No. Him and me is correct.
What kind of person is correct.
They have slightly different meanings. If you are speaking of English as a language, you would say "good at." If you are speaking of it as school subject, you would say "good in," just as you would say "good in science" or "good in history."
both can be, it depends whether you use 'maths' to mean 'mathematics' (i.e. the subject), or maths class/lesson. you can't be good in mathematics (you should say you are good at mathematics), but you could be good in maths class/ in you maths lesson. Generally speaking, You would use: "I am good at math". "I am good in/at maths" would both be incorrect. There is no need to add the s at the end of the word "math", because math is already the general term for the different types of mathematics.
Either is correct when speaking informally. However, neither is correct when speaking formally; the correct term is the unshortened noun 'mathematics' or verb 'mathematical'.
No. "Most" already means there is no person more famous. You don't need to say "top". The most famous person is good enough.
No. If you are trying to say that you have the same opinion as another person, the correct way to say it is "I agree with you."
This depends on which context you are using 'does good' in. For example, if you said that a person 'does good' things, it would be grammatically correct. But if you said someone 'does good' without inferring that they are doing good THINGS, and not just GOOD, then it would not be using correct English. Isn't the English language confusing at times?!? :)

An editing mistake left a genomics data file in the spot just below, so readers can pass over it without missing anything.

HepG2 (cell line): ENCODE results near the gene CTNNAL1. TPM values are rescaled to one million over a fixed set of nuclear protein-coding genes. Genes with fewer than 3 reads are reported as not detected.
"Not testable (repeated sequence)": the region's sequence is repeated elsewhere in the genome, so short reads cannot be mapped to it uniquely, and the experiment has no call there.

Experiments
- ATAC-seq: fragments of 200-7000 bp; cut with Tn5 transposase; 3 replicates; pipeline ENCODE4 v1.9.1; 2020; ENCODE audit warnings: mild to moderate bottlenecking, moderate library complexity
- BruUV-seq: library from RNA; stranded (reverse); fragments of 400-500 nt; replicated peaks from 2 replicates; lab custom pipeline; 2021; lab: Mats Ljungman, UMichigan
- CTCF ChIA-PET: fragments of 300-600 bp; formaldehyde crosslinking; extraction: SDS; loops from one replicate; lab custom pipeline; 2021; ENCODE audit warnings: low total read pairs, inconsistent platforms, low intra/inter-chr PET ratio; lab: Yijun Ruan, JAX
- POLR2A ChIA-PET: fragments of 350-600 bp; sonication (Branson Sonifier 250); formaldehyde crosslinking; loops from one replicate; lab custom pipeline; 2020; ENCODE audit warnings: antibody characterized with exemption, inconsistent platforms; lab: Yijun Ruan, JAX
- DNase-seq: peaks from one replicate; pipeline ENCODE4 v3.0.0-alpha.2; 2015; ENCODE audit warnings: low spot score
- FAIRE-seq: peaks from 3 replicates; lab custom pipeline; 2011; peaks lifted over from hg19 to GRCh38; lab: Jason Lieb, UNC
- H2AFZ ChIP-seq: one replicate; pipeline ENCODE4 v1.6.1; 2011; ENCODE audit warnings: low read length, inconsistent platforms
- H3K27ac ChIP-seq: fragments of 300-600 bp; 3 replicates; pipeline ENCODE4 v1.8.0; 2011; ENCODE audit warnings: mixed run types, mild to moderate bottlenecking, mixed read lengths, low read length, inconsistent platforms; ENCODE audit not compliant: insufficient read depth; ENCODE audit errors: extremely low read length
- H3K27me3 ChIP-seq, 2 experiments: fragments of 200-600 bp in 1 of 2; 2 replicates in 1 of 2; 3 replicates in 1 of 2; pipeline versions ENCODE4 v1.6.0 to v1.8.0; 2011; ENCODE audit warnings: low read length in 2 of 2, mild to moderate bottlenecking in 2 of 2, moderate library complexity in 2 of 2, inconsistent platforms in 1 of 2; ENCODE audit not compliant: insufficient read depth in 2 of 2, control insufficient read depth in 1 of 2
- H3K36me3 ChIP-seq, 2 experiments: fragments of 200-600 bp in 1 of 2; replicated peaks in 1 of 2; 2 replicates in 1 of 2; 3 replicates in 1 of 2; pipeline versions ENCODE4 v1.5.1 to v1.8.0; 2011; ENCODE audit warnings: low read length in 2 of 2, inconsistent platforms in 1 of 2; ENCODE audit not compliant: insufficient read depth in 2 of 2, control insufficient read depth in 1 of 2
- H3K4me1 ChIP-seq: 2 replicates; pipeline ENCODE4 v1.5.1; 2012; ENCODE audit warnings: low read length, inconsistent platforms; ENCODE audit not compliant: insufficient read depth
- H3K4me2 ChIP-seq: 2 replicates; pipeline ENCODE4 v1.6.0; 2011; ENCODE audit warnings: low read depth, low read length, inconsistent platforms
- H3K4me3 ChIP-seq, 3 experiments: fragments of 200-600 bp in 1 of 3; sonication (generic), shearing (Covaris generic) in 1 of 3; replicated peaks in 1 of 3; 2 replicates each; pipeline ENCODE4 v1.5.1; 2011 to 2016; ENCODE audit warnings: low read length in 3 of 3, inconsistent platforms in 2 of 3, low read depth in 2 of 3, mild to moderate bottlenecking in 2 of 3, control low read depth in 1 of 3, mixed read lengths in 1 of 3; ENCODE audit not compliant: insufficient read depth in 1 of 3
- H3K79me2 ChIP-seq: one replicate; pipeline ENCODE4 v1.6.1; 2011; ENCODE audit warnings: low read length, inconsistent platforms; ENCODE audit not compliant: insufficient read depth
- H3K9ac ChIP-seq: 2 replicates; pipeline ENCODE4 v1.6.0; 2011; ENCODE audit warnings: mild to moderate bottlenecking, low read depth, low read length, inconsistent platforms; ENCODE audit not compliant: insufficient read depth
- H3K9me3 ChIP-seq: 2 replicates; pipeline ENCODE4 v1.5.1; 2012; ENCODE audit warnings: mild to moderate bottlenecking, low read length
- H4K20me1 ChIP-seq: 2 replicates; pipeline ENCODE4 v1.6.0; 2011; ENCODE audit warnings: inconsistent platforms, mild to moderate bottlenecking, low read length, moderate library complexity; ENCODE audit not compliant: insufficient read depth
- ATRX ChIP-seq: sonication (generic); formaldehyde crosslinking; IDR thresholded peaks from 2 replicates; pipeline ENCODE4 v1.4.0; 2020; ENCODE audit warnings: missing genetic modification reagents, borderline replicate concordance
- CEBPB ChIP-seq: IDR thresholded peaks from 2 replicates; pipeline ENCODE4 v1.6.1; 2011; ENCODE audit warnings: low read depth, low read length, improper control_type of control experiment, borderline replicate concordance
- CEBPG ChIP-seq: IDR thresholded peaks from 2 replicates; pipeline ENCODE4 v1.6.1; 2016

Grammatically, well is the correct answer. However, many people just say good.
No, it is not. It is "several persons"
No. "He says" or "she says" (third person singular) but "you say."
my wife and i
well it is correct but the grammar is wrong instead say "are you good at swimming" they both mean the same but this sentence a correct pronunciation.No. We say we are good at something if we mean that we do it well. The sentence "You are good in swimming" might be correct, but only if "swimming" is the name of a course of study, just as we might say "You are good in French," meaning you get get high marks in French class.
Condolences is correct.
You might want to say that a person or an experience influenced your behavior.
You can say "good morning" to a person till 12.00 midday, after which you would say "good afternoon".
No. We do not speak of "a weather" or use the plural noun "weathers." Say "the weather is good' or "there is good weather."
It is not correct to say "they has studied". The correct way is to say "they have studied." There are many different places that a person can check grammar questions such as English grammar websites.
I think that is good for us
Well I think it is
She plays very well is the correct way to say it.
Depending on what you are trying to say, they can both be correct. "I am looking forward to speak to you" is correct if you intend to say that you are physically looking towards the person to speak to them. "I am looking forward to speaking to you" is correct if you intend to say that you look forward to talking to the person in the future.
Yes, it is grammatically correct. But you could also say "I await good news from you" or "I am waiting to hear good news from you." They mean the same thing.